PoE and DLVP: Comparing Power Distribution Systems for Lighting and Controls

The invention of the LED has left an indelible mark on not only lighting but also building power systems. Aggressive market adoption of LED lighting and falling prices have enabled greater use of control systems in every lighting market segment. In turn, the integration of control systems with LED lighting has created an upsurge of low-voltage devices in the ceiling.

Today, many fundamental devices – from phones and tablets to computers and monitors – require low voltage direct current (DC) power. Yet the building electric power infrastructure is still alternating current (AC) line voltage, spurring a widespread effort to identify alternatives.

Here, Chris Andrews, an expert in low voltage lighting and control systems with Eaton’s Lighting Division, shares two low-voltage alternatives to AC line voltage power with overlay control systems. Each has the potential to revolutionize lighting and controls.

What are low-voltage alternatives to AC line voltage?

Power over Ethernet (PoE) is a software- based system that passes power and data over the same cable in a standardized way, harmonizing building control systems. This centralized architecture creates a “digital ceiling” useful for data communications and provides low voltage DC power to network end devices. The utilization of Cisco’s IT infrastructure allows multiple systems – from computers, phones, and lighting to HVAC and security – to be converged and controlled from the web, creating a single, connected environment.

Distributed Low Voltage Power (DLVP), like PoE, is a standardized system for providing power and communications over a standard, connected cable. Each is based on the same Underwriter’s Laboratory (UL) and National Electric Code (NEC) requirements for Class 2 low voltage; however, DLVP blends the benefits of AC line voltage and DC low voltage distribution to maximize electrical efficiency and minimize installation and commissioning costs.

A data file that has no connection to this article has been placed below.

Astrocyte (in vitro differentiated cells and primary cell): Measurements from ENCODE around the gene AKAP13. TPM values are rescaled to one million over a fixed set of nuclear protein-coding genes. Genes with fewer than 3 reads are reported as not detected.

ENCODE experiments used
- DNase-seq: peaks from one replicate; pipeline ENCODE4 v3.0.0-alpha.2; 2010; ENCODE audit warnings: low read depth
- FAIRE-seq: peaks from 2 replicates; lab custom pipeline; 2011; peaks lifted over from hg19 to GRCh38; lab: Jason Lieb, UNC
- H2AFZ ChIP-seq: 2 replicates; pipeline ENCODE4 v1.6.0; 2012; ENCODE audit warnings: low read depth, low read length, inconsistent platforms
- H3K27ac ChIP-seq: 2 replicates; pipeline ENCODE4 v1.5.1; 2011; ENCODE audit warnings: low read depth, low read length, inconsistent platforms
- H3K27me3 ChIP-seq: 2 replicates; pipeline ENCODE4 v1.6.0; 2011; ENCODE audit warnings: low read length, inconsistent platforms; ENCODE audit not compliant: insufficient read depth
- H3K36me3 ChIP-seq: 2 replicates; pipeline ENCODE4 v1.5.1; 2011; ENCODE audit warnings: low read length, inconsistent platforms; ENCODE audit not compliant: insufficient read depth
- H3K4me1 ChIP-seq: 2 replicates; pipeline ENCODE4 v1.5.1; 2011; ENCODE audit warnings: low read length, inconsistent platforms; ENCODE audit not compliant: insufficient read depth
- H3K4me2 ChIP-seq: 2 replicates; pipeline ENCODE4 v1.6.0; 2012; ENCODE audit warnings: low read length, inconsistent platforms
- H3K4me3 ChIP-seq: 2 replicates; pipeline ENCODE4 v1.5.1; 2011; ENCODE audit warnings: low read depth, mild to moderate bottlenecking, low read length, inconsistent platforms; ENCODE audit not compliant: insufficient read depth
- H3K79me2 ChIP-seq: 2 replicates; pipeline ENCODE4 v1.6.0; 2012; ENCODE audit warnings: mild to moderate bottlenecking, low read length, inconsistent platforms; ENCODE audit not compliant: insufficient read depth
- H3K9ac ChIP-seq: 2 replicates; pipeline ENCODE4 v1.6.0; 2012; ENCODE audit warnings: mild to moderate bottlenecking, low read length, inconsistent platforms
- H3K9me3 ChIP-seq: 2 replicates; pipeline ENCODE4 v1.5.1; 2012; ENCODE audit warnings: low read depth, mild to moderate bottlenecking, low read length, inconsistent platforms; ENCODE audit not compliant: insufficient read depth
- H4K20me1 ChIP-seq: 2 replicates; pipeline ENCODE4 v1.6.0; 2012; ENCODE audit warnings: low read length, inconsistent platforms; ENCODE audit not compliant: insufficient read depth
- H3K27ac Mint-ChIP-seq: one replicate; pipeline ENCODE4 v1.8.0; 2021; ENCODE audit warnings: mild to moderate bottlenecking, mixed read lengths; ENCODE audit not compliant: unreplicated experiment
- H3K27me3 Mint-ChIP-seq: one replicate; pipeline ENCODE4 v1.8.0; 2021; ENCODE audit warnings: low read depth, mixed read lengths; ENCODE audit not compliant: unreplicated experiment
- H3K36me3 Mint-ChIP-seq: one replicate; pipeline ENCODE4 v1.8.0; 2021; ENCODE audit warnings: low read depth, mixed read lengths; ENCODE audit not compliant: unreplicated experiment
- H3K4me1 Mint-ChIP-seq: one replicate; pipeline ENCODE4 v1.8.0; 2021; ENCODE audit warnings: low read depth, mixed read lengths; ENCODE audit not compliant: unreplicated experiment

Which system do you need?

PoE and DLVP share many components and functions, but they’re different systems. That’s why it’s important to do a full evaluation.

Are you a facility owner or IT administrator? Do you want to integrate a single facility or do you operate a global facility? Are you interested in advanced analytics, such as space utilization? Maybe you want to know if your third-floor conference room is ever used or if you could be using the space in a better way. Perhaps you want to save money by leaving the HVAC system turned off until people enter a space. If you want this kind of control and have the ability to manage it, then PoE could be a great option for you.

PoE is a natural fit in applications where data network integration is expected. It’s an excellent choice for high-technology campuses, such as data centers, as well as some office, education, or healthcare applications.

The PoE user understands and appreciates a data network infrastructure designed to process analytics, optimize space utilization, and control all aspects of an entire facility over one system.

On the other hand, DLVP technology was designed for simplicity. In fact, DLVP is so simple to configure that it can be plug-and-play commissioned at the time of installation by the same contractor.

Yet DLVP offers a lot of the same benefits of PoE. Like PoE, DLVP offers addressability, code compliance benefits, and a reduction in power source installation labor and materials. In addition, it may be reconfigured at any time without a system rewiring.

DLVP’s value is in its simplicity and flexibility. It was consciously developed to be simple, and it’s great for applications with repeated spaces, like schools that have 40 classrooms with matching configurations. Eaton’s DLVP system reduces the total installed cost of an LED lighting and controls project